The financial services industry has been undergoing a slow and painful transformation in the last 20 years. A new generation of fintech brands have lit a fire under traditional banks’ arses not only go digital, but to also think about visual website and app identity, user experience and overall branding. This digitalisation push has been further catapulted by the millennial head down generation of smartphone addicts and the recent pandemic which has given consumers a not-so-gentle nudge to interact digitally with their banks. A recent study found that today, 57% of consumers prefer internet banking and 55% prefer banking mobile apps. 
Man on mobile while waiting for a train.

While banks are scrambling to improve their digital presence, Fintechs are light years ahead focusing not only on their brand and products, but overall UX and UI usability. Why? Because they understand the importance of providing their customers with a positive experience which in turn strengthens their loyalty. Knowing this, Fintech brands make it rain and invest heavily in their end user. According to 2020 S&P Global research, traditional banks spent $30 billion on digital transformation while Fintechs spent $111 billion.

Let’s take a look at what differentiates the Beauties from the Beasts in the world of branding and UX.

The beastly traditional bank user experience

Let’s look at an actual experience my friend (let’s call him James) had recently. James lives in Spain because he loves beer & tapas and naturally he has an account with a Spanish bank from the north of the country to pay for his vices. He wanted to use the bank app for a simple (at least that's what he thought) transaction–change his pin. Once James logged in, this is what the main menu looked like:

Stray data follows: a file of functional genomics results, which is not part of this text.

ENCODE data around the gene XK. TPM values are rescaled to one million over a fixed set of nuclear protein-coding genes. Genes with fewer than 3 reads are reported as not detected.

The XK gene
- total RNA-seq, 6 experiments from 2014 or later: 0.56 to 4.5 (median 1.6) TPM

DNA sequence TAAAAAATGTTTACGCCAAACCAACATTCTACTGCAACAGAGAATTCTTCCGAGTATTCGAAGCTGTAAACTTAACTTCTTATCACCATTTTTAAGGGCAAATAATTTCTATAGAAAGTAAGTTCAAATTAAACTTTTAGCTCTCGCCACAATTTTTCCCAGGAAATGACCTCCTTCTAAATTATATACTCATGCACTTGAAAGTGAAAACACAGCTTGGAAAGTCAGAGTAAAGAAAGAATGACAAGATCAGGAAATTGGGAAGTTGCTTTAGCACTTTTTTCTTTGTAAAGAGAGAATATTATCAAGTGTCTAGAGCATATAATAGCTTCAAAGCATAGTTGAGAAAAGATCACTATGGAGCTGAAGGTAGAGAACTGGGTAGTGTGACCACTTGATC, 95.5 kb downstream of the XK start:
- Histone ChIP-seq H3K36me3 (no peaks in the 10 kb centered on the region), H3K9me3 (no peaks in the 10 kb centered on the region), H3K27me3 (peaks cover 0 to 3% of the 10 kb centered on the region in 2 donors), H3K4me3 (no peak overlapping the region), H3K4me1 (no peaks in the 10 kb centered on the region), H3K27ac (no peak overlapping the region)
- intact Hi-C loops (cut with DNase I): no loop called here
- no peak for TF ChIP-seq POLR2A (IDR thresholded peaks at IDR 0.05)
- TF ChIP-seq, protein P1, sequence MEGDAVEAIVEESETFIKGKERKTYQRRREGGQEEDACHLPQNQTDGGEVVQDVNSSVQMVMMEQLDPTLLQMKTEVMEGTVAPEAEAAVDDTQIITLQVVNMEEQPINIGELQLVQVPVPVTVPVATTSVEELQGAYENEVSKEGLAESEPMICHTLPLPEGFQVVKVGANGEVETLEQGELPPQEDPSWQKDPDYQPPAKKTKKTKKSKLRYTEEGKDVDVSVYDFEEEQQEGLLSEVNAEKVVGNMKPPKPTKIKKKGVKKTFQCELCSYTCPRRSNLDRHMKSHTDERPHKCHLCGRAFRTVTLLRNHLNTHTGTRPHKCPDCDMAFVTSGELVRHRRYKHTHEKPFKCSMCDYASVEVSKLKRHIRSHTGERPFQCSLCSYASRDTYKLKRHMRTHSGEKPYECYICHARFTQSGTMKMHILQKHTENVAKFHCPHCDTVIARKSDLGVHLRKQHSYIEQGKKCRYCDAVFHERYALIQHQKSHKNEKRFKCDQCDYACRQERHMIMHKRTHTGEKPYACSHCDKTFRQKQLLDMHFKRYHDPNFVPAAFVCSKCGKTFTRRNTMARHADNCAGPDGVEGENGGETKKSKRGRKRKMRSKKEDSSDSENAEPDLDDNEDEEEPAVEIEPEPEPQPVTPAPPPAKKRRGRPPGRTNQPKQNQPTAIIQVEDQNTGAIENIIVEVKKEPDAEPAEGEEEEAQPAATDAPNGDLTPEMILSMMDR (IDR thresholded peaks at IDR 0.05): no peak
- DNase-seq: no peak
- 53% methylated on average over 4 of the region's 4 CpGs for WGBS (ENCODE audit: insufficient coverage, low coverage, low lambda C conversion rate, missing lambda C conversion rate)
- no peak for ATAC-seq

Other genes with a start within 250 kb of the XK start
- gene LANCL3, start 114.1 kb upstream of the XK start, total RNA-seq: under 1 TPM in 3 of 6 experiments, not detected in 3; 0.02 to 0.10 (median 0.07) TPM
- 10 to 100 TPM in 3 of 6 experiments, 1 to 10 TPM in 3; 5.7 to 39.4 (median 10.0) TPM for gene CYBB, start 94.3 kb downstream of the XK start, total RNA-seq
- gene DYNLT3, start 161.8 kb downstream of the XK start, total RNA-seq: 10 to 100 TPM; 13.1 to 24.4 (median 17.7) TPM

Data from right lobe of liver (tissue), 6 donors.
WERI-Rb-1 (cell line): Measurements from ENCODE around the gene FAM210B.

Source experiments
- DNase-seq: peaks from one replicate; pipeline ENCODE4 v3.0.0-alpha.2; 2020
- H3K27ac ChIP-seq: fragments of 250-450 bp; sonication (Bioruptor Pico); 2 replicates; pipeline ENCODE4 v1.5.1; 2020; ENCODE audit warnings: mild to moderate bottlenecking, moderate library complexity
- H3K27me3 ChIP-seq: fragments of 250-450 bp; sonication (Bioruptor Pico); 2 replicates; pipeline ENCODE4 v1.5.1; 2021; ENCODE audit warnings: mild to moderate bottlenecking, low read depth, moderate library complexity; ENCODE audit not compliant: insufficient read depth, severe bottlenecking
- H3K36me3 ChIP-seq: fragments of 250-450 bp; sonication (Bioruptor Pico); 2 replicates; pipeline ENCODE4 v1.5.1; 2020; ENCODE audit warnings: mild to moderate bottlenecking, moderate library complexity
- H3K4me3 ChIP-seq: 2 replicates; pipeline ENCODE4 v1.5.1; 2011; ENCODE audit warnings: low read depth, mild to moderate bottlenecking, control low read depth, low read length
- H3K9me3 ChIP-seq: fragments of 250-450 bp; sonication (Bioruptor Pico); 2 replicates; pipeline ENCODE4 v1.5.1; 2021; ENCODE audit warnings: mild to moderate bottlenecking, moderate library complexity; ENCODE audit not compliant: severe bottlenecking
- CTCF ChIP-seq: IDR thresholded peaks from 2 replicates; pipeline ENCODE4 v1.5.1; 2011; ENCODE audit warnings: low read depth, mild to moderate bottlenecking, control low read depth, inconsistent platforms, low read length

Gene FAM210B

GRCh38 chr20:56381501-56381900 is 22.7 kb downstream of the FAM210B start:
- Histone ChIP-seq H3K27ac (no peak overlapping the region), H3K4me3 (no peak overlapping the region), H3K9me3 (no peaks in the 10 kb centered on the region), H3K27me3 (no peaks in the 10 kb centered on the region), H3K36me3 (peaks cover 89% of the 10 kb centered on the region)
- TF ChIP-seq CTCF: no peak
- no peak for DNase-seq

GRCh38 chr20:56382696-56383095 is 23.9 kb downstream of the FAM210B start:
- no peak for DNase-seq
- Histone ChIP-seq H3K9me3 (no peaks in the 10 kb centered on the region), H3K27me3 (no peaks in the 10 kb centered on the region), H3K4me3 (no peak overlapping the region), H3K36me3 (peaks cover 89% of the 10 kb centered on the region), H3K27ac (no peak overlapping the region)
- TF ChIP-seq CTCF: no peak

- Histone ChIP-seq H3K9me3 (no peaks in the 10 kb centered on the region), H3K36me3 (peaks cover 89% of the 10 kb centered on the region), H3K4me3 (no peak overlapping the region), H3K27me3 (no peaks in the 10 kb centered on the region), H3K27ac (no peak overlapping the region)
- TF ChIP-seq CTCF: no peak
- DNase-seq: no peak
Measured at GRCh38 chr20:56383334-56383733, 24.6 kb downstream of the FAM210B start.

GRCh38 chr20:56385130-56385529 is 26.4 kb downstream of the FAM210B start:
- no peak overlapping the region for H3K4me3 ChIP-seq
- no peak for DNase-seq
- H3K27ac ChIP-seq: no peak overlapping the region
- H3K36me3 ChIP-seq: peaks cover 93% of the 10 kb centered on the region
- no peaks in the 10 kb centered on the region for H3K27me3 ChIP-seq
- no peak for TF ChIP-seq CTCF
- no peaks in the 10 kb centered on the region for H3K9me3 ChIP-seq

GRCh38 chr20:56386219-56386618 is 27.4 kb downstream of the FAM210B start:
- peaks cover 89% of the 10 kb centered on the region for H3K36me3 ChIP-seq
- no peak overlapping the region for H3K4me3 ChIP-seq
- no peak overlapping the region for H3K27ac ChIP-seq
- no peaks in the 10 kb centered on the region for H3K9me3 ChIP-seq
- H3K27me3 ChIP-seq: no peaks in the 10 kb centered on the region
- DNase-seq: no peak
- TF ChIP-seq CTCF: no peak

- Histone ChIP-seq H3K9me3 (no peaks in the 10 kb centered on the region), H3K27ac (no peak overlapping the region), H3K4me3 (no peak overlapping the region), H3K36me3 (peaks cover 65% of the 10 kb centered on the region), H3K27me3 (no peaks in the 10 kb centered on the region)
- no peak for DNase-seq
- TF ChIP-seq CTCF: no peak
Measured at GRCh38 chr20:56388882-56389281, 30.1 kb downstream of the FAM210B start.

Menu UI

Pure horror! The menu is crowded and confusing. The icons are inconsistent and not intuitive. Which one changes the pin? Beats me.

And let’s talk about these colours… cold, sterile, no life or personality. The overall feel is confusing, stuffy and corporate. 

As smart as James is, he couldn't figure out how to change his pin so he decided to have a chat with customer service. Let’s look at the chat bar.

Chat UI

The chat menu UI changes completely from the main menu. Is that intentional or an oversight? Who knows… And what’s up with the huge grey space between SEARCH and SALIR. 

In the end, was James able to reset his pin? Well……. Yes and no…. He wasn't able to do it online nor did the chat customer service provide him with any “service”, but he did take an hour out of his work day to walk to his bank branch where he manually changed his pin. Customer service, UX and UI at it’s best! Major fail.

The new sexy fintech brand beauties

The financial sector was never considered a “sexy” industry, but the fintech industry changed all that. The new kids on the financial block are creating ripples in the world of apps, branding and UX to keep up with needs of end users who are seeking easier and friendlier digital tools and experience. To cater to their customers, fintech brands such as Revolut, Wise, Monzo and N26 have raised the bar for app design, branding, UX and UI, making the sector nouveau-sexy.  How? Here area just a few things…